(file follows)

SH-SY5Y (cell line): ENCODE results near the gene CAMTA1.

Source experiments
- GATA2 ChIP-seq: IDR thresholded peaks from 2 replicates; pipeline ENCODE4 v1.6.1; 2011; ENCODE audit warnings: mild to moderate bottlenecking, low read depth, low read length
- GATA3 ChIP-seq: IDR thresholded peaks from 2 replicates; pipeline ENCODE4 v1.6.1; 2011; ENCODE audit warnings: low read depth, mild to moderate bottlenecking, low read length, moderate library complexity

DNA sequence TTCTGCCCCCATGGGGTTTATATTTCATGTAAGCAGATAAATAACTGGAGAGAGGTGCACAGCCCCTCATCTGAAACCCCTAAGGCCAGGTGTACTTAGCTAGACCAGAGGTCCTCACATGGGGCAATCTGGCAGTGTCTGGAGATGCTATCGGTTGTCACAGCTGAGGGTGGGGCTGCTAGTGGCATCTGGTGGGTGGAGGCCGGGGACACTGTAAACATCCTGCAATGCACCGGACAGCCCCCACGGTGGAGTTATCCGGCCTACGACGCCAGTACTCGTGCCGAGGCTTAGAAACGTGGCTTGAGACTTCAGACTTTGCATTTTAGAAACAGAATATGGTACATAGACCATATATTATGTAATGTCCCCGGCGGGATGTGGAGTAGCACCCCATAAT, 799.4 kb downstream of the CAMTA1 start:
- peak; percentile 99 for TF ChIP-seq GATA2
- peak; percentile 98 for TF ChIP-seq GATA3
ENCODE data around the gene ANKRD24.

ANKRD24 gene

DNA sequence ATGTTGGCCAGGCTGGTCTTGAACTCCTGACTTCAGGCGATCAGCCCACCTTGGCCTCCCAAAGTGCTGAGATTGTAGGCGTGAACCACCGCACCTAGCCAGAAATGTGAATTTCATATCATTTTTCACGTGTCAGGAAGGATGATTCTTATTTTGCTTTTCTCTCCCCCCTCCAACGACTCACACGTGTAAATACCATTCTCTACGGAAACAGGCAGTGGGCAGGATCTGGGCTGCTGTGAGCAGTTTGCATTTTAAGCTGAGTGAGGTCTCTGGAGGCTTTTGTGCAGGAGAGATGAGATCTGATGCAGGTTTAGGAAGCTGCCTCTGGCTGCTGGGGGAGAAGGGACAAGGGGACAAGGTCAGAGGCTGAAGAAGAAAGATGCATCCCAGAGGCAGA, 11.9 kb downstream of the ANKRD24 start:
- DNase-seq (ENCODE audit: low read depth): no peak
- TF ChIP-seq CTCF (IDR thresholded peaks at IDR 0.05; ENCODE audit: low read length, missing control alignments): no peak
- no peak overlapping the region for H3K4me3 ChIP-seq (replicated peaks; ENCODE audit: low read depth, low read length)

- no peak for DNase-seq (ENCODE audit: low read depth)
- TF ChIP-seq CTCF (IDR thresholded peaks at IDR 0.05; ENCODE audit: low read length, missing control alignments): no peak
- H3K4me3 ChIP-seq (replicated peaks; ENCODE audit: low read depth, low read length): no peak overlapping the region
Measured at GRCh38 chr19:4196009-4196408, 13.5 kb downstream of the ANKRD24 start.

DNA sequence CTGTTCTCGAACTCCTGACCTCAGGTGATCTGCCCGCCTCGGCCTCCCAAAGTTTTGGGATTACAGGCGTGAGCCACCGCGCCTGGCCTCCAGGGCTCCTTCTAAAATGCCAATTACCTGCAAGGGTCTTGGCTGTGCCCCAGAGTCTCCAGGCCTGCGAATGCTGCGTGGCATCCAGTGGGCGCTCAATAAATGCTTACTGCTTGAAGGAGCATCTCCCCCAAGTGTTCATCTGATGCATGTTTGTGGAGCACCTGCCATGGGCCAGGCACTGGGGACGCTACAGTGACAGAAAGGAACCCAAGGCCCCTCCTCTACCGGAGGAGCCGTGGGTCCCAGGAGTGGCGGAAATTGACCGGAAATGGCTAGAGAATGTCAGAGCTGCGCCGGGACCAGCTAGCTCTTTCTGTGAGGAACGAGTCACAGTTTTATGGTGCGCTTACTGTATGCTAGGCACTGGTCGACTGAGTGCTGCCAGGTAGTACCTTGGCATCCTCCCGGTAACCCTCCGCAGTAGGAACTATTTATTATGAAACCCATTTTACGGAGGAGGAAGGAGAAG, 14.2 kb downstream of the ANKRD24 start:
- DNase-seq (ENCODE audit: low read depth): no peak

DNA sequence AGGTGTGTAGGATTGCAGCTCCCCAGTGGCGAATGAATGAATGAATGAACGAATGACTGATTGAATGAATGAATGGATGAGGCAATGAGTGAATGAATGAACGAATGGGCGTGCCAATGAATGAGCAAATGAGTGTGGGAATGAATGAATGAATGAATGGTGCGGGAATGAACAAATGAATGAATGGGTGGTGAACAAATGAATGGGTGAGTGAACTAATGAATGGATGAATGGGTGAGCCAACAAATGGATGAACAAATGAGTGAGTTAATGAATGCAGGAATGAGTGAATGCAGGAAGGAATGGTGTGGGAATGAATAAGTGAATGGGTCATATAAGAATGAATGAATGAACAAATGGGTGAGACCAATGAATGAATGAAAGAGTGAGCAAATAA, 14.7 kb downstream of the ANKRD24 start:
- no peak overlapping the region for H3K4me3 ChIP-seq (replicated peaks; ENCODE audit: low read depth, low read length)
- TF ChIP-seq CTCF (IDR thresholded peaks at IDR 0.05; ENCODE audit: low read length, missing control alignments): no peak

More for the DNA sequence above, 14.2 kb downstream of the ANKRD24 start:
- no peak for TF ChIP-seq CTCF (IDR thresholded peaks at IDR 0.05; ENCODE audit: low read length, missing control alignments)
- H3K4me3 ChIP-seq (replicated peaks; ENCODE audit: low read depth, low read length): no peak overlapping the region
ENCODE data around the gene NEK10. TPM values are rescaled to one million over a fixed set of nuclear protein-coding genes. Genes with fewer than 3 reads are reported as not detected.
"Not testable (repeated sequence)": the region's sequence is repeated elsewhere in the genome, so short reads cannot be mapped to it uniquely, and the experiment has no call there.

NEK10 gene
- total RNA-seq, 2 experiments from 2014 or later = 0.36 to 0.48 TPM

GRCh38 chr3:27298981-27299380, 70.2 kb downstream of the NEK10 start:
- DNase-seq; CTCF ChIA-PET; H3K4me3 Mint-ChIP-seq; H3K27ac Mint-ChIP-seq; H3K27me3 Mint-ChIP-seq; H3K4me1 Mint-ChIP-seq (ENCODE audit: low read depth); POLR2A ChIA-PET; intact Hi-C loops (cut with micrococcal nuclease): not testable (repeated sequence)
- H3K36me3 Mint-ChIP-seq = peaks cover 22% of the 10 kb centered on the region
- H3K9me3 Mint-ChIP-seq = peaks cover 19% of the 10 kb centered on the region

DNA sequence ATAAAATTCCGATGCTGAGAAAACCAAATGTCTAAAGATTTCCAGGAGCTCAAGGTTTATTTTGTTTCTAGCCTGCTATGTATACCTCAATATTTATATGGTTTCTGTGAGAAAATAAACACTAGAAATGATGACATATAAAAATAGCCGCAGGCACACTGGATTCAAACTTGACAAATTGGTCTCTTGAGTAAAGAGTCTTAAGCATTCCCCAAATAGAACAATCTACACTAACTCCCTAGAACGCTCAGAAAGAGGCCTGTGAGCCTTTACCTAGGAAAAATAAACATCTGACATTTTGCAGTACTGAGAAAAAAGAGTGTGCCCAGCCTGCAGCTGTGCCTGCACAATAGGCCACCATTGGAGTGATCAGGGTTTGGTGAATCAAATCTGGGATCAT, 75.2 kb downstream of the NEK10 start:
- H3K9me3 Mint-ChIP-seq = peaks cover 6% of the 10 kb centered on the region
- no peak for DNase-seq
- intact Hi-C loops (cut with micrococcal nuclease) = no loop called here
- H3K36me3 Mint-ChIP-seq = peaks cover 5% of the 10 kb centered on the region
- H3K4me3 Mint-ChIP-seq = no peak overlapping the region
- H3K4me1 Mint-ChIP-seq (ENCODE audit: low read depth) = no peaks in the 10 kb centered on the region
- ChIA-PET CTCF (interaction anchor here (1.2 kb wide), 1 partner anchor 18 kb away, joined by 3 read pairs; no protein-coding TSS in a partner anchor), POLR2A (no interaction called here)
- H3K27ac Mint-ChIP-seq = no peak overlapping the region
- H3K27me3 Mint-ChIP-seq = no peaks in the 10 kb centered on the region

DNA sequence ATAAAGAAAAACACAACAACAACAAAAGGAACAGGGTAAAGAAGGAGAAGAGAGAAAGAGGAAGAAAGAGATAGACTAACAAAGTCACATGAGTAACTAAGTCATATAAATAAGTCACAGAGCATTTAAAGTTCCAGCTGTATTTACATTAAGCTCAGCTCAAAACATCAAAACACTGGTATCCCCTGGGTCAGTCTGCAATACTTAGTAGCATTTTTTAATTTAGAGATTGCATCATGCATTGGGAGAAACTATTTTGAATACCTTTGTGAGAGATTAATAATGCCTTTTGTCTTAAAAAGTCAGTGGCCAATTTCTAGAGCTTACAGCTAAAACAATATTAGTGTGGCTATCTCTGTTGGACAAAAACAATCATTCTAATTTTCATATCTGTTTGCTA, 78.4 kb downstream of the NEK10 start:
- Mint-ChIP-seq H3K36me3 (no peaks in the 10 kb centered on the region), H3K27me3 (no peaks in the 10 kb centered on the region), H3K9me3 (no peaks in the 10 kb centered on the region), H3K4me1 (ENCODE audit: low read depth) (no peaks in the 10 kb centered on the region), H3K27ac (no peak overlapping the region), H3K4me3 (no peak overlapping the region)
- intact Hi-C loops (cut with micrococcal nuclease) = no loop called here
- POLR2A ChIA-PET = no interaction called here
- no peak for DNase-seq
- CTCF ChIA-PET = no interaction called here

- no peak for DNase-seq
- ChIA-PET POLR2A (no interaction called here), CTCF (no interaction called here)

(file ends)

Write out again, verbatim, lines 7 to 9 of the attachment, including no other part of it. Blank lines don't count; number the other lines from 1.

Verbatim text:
- peak; percentile 98 for TF ChIP-seq GATA3
ENCODE data around the gene ANKRD24.

ANKRD24 gene